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Sustainability 2013, 5(9), 4057-4075; doi:10.3390/su5094057
Article

The Potential Use of Agroforestry Community Gardens as a Sustainable Import-Substitution Strategy for Enhancing Food Security in Subarctic Ontario, Canada

* ,
 and
Department of Environment and Resource Studies, University of Waterloo, Waterloo, ON N2L 1G3, Canada
* Author to whom correspondence should be addressed.
Received: 10 August 2013 / Revised: 7 September 2013 / Accepted: 10 September 2013 / Published: 23 September 2013
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Abstract

The high prevalence of food insecurity experienced by northern First Nations partially results from dependence on an expensive import-based food system that typically lacks nutritional quality and further displaces traditional food systems. In the present study, the feasibility of import substitution by Agroforestry Community Gardens (AFCGs) as socio-ecologically and culturally sustainable means of enhancing food security was explored through a case study of Fort Albany First Nation in subarctic Ontario, Canada. Agroforestry is a diverse tree-crop agricultural system that has enhanced food security in the tropics and subtropics. Study sites were selected for long-term agroforestry research to compare Salix spp. (willow)-dominated AFCG plots to a “no tree” control plot in Fort Albany. Initial soil and vegetative analysis revealed a high capacity for all sites to support mixed produce with noted modifications, as well as potential competitive and beneficial willow-crop interactions. It is anticipated that inclusion of willow trees will enhance the long-term productive capacity of the AFCG test plots. As an adaptable and dynamic system, AFCGs have potential to act as a more reliable local agrarian system and a refuge for culturally significant plants in high-latitude First Nation socio-ecological systems, which are particularly vulnerable to rapid cultural, climatic, and ecological change.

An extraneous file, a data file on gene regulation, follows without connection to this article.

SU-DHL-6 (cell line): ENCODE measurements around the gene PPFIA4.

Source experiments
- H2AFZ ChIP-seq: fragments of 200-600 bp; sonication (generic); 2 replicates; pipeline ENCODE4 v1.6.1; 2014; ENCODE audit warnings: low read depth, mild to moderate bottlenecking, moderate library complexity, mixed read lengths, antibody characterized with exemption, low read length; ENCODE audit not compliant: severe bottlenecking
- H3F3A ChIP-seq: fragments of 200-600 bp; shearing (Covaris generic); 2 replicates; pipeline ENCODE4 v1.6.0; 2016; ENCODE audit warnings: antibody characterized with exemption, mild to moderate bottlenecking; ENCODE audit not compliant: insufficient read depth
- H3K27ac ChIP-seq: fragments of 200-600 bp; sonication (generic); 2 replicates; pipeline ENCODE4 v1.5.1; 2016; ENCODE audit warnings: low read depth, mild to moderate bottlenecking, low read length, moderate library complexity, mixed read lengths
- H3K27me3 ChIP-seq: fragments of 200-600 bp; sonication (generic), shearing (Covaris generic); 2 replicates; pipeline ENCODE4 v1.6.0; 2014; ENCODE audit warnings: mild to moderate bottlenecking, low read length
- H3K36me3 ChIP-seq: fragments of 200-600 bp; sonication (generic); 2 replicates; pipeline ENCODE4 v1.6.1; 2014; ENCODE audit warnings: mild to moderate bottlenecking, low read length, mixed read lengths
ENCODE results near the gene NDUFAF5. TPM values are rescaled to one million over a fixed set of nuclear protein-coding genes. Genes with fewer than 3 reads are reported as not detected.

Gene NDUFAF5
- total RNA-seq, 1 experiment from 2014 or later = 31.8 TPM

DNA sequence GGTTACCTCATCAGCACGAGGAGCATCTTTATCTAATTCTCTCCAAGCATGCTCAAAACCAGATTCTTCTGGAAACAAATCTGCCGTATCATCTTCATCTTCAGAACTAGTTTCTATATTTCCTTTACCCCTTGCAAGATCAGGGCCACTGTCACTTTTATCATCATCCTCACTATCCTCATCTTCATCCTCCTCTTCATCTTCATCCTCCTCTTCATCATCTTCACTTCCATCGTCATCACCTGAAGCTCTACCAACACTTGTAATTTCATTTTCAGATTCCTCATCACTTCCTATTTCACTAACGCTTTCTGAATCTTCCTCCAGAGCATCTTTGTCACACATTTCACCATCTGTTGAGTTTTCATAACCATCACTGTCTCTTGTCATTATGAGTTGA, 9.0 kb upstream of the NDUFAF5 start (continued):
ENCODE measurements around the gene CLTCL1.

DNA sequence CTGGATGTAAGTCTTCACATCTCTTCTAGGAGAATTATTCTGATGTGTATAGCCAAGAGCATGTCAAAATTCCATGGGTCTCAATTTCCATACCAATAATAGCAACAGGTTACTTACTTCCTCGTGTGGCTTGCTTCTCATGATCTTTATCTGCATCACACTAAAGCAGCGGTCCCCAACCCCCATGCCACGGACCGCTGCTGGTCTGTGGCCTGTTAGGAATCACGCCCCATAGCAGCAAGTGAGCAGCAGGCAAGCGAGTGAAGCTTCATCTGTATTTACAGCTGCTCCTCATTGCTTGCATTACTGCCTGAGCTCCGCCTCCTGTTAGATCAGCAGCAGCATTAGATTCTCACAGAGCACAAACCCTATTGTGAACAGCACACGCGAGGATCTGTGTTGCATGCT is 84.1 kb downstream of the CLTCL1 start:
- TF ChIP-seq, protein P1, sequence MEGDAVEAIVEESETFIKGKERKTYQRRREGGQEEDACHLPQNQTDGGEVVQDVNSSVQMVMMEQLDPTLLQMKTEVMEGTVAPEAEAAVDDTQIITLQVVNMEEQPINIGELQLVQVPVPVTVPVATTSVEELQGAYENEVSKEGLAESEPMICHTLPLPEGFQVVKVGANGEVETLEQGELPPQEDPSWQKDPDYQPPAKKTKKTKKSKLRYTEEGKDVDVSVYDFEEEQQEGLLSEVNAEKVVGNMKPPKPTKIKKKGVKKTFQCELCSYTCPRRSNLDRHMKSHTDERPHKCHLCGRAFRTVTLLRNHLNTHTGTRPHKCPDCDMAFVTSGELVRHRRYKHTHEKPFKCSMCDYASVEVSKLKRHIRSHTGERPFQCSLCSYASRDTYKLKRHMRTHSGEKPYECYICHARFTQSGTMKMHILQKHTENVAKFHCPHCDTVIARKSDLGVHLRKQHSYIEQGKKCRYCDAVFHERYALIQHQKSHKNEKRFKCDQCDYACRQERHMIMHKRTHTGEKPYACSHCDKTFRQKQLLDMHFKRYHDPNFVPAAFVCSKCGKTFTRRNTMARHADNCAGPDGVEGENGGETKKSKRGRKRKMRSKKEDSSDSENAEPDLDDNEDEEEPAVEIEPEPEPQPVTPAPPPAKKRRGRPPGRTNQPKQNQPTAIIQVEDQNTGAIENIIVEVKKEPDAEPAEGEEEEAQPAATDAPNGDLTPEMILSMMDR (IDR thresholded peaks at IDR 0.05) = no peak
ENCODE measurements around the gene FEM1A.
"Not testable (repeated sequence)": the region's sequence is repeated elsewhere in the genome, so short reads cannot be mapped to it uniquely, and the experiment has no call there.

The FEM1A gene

Keywords: subarctic First Nations; climate change; food security; adaptation; agroforestry; import substitution; sustainability subarctic First Nations; climate change; food security; adaptation; agroforestry; import substitution; sustainability
This is an open access article distributed under the Creative Commons Attribution License (CC BY 3.0).

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Spiegelaar, N.F.; Tsuji, L.J.; Oelbermann, M. The Potential Use of Agroforestry Community Gardens as a Sustainable Import-Substitution Strategy for Enhancing Food Security in Subarctic Ontario, Canada. Sustainability 2013, 5, 4057-4075.

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